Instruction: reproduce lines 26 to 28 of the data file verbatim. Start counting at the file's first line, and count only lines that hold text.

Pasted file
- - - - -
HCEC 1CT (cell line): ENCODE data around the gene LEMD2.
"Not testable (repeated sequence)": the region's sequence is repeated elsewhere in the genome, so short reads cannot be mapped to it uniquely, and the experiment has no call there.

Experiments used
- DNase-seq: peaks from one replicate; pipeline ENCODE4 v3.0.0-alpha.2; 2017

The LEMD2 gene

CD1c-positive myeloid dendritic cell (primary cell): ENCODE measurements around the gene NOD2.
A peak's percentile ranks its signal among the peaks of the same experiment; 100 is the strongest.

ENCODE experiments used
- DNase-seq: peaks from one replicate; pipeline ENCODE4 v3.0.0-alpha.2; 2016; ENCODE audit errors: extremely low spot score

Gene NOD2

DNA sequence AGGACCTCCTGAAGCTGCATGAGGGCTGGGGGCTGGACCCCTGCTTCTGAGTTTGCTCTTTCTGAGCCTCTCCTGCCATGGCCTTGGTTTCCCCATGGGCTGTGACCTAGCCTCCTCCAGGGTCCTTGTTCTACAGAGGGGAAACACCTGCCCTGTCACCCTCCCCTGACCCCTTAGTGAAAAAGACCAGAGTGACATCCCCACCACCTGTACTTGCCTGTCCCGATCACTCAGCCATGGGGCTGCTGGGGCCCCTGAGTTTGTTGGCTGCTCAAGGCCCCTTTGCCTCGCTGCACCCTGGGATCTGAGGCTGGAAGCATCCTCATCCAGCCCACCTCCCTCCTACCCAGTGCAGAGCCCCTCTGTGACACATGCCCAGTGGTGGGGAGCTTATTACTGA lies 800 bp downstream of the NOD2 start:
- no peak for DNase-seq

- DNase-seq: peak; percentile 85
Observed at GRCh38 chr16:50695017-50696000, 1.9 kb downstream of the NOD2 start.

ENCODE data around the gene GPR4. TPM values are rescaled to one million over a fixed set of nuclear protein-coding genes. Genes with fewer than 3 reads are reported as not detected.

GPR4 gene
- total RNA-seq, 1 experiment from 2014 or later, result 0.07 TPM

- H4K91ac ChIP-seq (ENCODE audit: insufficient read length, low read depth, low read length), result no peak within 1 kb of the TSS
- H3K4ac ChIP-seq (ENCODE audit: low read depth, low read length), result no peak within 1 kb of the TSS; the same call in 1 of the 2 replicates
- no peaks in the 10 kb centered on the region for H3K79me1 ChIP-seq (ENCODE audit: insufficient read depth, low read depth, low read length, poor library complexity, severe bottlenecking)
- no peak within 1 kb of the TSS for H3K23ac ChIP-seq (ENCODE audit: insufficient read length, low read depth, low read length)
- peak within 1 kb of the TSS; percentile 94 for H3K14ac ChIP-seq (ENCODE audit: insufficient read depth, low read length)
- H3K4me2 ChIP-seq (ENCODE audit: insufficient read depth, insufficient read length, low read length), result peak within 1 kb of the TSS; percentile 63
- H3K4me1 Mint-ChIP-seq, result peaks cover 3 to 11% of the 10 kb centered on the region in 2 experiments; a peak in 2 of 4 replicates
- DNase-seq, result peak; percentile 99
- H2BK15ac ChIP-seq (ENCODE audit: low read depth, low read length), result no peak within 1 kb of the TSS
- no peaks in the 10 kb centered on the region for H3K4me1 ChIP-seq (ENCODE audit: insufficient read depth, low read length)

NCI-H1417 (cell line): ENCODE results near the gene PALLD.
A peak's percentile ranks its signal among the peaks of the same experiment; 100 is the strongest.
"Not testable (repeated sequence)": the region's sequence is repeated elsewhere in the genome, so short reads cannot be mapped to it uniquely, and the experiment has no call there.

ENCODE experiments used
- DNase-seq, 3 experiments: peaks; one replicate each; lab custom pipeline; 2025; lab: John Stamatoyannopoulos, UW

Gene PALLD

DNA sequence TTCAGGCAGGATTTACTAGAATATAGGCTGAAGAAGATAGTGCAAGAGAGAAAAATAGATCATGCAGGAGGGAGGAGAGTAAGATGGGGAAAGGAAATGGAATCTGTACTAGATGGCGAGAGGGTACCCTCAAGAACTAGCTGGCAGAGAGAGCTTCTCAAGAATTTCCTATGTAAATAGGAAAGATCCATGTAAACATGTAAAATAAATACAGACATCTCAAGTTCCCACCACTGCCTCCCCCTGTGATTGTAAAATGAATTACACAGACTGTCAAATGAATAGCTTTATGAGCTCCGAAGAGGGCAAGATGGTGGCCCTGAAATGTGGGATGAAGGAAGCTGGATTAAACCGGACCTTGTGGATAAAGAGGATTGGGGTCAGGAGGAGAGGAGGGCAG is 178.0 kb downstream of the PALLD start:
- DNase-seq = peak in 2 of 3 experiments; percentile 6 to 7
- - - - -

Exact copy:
- H2BK15ac ChIP-seq (ENCODE audit: low read depth, low read length), result no peak within 1 kb of the TSS
- no peaks in the 10 kb centered on the region for H3K4me1 ChIP-seq (ENCODE audit: insufficient read depth, low read length)

NCI-H1417 (cell line): ENCODE results near the gene PALLD.